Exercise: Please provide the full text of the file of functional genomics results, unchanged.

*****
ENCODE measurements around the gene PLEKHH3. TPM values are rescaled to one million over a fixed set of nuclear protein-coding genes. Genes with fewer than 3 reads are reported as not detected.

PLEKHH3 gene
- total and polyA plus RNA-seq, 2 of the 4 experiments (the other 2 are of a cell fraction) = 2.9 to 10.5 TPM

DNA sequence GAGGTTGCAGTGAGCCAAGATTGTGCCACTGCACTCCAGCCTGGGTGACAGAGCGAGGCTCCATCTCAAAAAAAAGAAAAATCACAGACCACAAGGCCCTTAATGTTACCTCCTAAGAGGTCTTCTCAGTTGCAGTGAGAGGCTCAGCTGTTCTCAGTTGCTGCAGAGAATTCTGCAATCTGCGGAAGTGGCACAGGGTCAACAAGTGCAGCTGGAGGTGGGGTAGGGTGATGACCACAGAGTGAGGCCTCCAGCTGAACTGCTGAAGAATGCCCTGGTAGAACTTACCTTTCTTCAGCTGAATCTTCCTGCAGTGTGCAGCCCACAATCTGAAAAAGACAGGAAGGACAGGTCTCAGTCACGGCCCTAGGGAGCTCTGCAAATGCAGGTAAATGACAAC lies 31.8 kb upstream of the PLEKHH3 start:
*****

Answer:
ENCODE measurements around the gene PLEKHH3. TPM values are rescaled to one million over a fixed set of nuclear protein-coding genes. Genes with fewer than 3 reads are reported as not detected.

PLEKHH3 gene
- total and polyA plus RNA-seq, 2 of the 4 experiments (the other 2 are of a cell fraction) = 2.9 to 10.5 TPM

DNA sequence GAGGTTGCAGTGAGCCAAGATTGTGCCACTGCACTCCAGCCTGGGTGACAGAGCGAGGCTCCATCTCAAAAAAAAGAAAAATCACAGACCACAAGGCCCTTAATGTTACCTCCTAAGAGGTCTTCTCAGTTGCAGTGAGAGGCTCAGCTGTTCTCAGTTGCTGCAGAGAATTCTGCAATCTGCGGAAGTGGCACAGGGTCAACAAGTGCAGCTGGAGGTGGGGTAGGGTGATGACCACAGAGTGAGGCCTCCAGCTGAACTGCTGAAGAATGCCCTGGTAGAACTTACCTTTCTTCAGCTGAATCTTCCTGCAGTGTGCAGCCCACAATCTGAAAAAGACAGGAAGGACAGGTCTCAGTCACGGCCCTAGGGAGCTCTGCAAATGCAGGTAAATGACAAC lies 31.8 kb upstream of the PLEKHH3 start: